Thursday, October 24, 2013

Winning the already won argument: Purity in vegan social movements

Bill Martin, in his Ethical Marxism, has called vegetarianism an already won argument. I take this as broadly given. The philosophical argument, made from Aristotle to Hegel, that animals exist only for humans, is largely routed these days. The evils of the factory farm are so apparent and indefensible that no one today seriously tries to defend the factory farm, with the industry simply supporting ag-gag laws and calling (and treating) animal rights activists as terrorists. This is not to say that veganism has really won. Fights over smaller scale raising and killing animals, various medical expropriations of animals, treatment of non-native animal species, and other issues are still major topics. However, the central apparatuses for the most horrible treatments of animals is mostly won. And yet, despite having won the argument, we are living the age of the most intense and inventive cruelty to the largest number of animals.

So, what to make of this? There are still those who are beefing up arguments around non-native species, for example. And there are those who are repacking and rebranding the already won arguments (Veganism--Now in an all new constructivism flavor!). Actually, both those examples are just me. And I do think it is important work. However, I know, and I am sure my compatriots know, that if the argument is already won, simply reframing the argument is not going to have major impacts. The why the already won argument is not working is one that is addressed by various thinkers-- Carol Adams' absent referent, Barbara Noske's/Richard Twine's/David Nibert's animal-industrial complex, Jacques Derrida's disavowal and the global production of forgetting, Bill Martin's carnivorism, and Melanie Joy's carnism.  I am sure there are many more I have forgotten. Despite their differences, what all of these thinkers are trying to get at is some sort of material and/or ideological system that perpetuates our violence against other animals in the face of the already won argument. And as John Sanbonmatsu points out, many of the arguments against a vegan world are made in Sartrian bad faith.

Now, there are those that believe because we have an already won argument, and we seem to be losing instead of winning, that the failure is one of the animal activist community not agreeing 100% on the correct tactic. Whatever that tactic is: non-violent vegan education, direct action, violence against humans, gradual animal welfare reform, etc. In other words, if we are failing to win, the reason is not with my arguments (whatever they are, they are all correct), it is must be because of the activism of other vegans. They are the ones I need to argue with, they are the ones letting the factory farms and labs and hunting seasons still exist. What emerges here is a purity around tactics and the tendency of vegan policing. I clearly think those are bad things. (1) Because I don't really know what tactics are going to work. But also, (2) I think a certain amount of vegan in-fighting tends to come from our own necessary continued imbibing of the disavowal of the absent carn(ivor)ism-complex (or whatever). This two is a harder thing to articulate, and something that makes me glad this is a blog post, and not an article. However, if there really is a material and/or ideological system out there, it is nuts to assume we have escaped it just because we are vegans, or are becoming-vegan. So, the purity of tactics and vegan policing reassures us that we have escaped. But also, in trying to escape, we have often be warped by those systems. We see those we love and care for munching on corpses, we remember ourselves doing the same thing. We are ridiculed, and demeaned. These sorts of traumas become powerful shaping influences. We learn to believe in our rightness, but also our righteousness. We learn to not listen, to be strident, to become distrustful or contemptuous of others, and to even become distrustful and contemptuous of our desires and instincts. It doesn't, of course, have to be this way. And many people are working to not make it this way.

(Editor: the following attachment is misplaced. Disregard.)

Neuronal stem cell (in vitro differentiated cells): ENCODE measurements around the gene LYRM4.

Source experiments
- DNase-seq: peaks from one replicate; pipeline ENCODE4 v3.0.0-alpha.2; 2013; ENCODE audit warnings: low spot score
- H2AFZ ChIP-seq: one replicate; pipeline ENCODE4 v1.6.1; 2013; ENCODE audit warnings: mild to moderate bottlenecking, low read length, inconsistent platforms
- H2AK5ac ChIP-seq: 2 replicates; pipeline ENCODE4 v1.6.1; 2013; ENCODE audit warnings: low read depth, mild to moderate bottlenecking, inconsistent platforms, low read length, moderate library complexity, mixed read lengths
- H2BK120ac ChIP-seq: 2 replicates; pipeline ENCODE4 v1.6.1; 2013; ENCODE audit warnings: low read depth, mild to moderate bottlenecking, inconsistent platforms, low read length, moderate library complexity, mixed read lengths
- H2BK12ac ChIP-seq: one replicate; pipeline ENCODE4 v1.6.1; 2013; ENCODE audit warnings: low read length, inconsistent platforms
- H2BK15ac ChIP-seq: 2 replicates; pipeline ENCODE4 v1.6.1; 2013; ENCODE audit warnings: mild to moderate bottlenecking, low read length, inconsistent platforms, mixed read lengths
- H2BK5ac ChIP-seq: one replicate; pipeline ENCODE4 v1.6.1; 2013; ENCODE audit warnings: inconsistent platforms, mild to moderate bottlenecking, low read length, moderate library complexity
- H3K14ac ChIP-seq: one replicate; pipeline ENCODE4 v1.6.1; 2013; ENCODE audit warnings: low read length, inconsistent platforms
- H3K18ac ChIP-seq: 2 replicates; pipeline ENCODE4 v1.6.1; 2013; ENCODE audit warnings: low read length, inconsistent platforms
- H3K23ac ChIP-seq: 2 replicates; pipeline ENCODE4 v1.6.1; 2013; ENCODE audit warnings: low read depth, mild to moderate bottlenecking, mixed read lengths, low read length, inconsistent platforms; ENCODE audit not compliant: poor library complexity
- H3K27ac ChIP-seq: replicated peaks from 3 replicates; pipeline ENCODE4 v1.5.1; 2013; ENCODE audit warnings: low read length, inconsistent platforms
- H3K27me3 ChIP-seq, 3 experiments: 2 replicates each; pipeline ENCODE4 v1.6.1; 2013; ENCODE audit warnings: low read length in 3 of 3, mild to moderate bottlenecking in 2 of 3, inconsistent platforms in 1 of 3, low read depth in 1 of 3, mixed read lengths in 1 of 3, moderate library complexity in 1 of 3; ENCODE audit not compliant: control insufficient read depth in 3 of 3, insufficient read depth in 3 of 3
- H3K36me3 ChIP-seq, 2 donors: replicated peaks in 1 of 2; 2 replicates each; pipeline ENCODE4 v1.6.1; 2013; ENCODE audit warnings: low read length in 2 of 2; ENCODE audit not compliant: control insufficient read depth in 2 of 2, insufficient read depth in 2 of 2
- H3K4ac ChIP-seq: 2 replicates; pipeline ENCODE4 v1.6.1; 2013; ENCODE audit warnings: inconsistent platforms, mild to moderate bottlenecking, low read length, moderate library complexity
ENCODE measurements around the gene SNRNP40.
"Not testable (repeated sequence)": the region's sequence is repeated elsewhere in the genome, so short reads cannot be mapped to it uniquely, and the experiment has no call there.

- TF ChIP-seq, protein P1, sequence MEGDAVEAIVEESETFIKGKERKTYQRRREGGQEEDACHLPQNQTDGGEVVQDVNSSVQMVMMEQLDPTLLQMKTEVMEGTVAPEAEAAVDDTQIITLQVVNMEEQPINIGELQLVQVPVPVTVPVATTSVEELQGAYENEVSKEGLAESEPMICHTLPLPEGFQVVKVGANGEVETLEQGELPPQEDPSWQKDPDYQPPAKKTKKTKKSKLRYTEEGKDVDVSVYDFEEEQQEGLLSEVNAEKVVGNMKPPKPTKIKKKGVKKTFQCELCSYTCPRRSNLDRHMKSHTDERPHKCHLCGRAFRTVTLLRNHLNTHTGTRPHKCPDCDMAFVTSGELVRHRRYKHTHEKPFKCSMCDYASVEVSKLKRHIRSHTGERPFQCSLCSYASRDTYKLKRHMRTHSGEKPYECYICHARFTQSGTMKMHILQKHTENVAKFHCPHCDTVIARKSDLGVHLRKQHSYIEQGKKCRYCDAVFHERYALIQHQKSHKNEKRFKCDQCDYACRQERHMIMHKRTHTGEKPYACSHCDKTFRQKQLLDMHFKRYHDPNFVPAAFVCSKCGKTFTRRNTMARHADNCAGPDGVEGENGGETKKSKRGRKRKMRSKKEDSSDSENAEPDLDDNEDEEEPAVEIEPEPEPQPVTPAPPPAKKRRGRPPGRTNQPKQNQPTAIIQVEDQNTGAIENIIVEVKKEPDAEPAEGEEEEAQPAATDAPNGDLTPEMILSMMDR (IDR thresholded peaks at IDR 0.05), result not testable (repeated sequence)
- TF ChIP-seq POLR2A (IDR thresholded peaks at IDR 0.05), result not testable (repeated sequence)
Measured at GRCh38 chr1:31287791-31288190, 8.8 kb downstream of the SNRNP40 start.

Ecofeminism (and here I am thinking particularly of Chris Cuomo) has often promoted an ethic of flourishing. And we need that. Not just for the other animals we fight for, but for ourselves and communities. pattrice jones has written about the ways activists can use their trauma to transform themselves and their activism. And there is more, of course. The poststructuralist tradition that tries to think a community without sacrifice, or alternatively, a politics of friendship, is certainly important. Such communities are going to struggle with the normalizing and policing priorities and purities we bring with us. Though I am betting that the work of building such communities are every bit as important for the success of vegan social movements as picking up the bullhorn, and certainly as writing another blog post.

On that note, here is more of my schtick about the rebranding and repacking of vegan arguments (and remember, I am laughing with, not at).

Veganism--Try it any of these wonderful ethical flavors!

Mmm, mmm deontological.


Feminist Ethic of Yummy!

Or try the new veganism-lite -- Now with a sliding scale of Morality!

Or poststructuralist veganism -- now not just for Derrida's soul!

(none of these vegan ethical claims are approved by the dead philosophers associated with them, your vegan experience may vary, void where prohibited, and remember, always vegan responsibly).